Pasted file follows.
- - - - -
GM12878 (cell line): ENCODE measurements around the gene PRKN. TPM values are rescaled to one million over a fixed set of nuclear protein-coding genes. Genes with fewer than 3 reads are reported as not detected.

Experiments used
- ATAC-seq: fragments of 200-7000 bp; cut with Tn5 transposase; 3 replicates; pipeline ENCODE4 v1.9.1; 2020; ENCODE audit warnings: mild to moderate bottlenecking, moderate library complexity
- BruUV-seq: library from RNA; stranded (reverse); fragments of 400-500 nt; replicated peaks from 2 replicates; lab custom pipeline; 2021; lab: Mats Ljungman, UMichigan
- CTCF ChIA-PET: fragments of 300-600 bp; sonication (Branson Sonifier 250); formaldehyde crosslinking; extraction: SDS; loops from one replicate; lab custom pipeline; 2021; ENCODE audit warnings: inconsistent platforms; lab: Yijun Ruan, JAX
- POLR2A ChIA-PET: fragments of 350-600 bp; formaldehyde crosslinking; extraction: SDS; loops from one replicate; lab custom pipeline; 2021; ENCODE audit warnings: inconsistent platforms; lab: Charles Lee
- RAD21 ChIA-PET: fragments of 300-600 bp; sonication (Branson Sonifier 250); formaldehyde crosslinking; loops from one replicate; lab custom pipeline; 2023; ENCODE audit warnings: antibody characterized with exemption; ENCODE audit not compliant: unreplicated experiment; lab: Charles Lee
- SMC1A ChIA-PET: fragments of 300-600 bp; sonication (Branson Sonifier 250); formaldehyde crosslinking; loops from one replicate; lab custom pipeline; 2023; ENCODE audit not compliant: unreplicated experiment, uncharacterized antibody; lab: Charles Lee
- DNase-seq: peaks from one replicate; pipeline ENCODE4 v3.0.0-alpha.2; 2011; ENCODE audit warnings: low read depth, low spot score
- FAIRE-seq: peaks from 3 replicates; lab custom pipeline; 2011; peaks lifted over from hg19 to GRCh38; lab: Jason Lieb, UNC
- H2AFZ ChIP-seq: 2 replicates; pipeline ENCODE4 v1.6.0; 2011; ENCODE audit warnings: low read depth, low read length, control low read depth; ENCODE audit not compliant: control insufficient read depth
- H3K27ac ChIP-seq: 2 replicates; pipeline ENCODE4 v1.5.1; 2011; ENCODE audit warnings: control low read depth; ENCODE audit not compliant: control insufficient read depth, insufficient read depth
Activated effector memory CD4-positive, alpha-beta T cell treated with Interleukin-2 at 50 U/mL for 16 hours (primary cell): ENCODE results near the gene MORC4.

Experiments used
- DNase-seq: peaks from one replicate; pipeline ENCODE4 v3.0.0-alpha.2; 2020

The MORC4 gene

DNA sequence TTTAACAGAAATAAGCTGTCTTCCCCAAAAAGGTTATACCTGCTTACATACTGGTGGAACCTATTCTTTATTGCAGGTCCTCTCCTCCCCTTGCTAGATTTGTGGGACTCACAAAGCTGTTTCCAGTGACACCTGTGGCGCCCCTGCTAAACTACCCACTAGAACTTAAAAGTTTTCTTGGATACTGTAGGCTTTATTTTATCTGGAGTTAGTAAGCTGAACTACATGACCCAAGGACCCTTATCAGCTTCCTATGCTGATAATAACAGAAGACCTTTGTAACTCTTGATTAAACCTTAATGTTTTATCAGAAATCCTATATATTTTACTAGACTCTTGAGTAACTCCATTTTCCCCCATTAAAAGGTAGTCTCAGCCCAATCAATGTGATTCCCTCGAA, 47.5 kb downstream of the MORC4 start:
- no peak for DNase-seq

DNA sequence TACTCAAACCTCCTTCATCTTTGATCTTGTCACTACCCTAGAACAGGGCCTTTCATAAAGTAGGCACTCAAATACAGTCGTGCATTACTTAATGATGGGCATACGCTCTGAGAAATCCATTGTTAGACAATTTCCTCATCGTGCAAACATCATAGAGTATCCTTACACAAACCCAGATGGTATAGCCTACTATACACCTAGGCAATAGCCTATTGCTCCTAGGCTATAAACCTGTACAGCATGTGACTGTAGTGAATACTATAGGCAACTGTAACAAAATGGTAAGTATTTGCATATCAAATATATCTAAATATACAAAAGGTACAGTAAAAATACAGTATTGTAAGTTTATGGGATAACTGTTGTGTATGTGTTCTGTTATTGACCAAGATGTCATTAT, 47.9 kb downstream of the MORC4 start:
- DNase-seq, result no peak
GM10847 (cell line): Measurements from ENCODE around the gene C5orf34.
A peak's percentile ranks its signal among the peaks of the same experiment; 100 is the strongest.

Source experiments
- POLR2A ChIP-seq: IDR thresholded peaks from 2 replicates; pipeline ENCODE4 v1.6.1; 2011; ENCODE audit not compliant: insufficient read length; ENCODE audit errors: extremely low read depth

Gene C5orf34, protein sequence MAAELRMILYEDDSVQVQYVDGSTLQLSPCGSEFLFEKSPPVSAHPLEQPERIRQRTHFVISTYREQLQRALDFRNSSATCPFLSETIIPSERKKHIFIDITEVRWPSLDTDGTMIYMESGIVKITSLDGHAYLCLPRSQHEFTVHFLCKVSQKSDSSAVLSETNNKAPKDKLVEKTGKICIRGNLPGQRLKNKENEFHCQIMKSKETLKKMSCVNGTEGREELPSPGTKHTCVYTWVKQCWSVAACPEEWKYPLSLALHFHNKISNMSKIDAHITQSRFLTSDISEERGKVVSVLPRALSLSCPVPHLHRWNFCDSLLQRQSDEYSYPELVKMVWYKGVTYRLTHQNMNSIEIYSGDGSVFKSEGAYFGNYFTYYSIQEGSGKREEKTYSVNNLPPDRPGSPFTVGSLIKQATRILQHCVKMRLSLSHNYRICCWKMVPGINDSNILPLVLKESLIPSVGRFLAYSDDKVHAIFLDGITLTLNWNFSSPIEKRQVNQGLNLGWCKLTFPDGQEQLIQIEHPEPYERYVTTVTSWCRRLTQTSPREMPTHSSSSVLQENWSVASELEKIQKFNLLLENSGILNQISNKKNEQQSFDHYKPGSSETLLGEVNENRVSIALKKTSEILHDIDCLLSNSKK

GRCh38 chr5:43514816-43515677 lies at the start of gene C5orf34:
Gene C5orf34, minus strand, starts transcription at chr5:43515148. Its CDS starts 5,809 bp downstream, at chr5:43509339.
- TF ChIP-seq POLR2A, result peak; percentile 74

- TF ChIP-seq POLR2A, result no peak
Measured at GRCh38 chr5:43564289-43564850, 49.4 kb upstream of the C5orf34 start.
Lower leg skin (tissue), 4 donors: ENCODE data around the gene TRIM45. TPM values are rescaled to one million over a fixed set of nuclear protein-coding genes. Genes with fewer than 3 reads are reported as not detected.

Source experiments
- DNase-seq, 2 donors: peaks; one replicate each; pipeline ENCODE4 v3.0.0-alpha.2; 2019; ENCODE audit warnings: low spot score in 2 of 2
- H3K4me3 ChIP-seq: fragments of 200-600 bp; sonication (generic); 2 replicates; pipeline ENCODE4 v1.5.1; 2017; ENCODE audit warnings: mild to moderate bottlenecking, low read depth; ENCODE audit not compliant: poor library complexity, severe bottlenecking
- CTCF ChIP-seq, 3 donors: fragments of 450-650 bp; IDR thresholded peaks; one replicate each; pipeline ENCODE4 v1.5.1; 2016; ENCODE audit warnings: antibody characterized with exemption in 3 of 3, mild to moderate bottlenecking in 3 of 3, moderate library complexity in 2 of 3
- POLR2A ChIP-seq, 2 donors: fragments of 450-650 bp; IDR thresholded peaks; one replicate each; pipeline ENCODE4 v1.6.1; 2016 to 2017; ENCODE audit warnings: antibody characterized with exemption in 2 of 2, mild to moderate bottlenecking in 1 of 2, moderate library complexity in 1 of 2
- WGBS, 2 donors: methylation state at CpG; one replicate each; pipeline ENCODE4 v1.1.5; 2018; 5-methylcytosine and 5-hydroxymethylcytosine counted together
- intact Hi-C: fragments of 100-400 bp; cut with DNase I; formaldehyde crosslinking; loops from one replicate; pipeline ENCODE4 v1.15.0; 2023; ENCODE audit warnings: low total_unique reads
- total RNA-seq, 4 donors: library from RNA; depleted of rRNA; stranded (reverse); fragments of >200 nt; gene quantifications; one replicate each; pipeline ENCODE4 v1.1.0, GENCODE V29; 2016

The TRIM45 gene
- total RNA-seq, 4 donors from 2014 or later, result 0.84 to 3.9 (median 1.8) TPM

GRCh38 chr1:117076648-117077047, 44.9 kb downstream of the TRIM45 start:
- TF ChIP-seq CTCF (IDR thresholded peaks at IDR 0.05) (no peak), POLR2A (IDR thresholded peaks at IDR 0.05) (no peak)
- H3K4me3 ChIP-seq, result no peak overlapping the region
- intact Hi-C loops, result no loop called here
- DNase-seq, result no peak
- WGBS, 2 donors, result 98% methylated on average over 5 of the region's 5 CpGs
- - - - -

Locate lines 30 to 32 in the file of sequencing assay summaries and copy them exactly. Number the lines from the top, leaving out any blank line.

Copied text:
Measured at GRCh38 chr5:43564289-43564850, 49.4 kb upstream of the C5orf34 start.
Lower leg skin (tissue), 4 donors: ENCODE data around the gene TRIM45. TPM values are rescaled to one million over a fixed set of nuclear protein-coding genes. Genes with fewer than 3 reads are reported as not detected.

Source experiments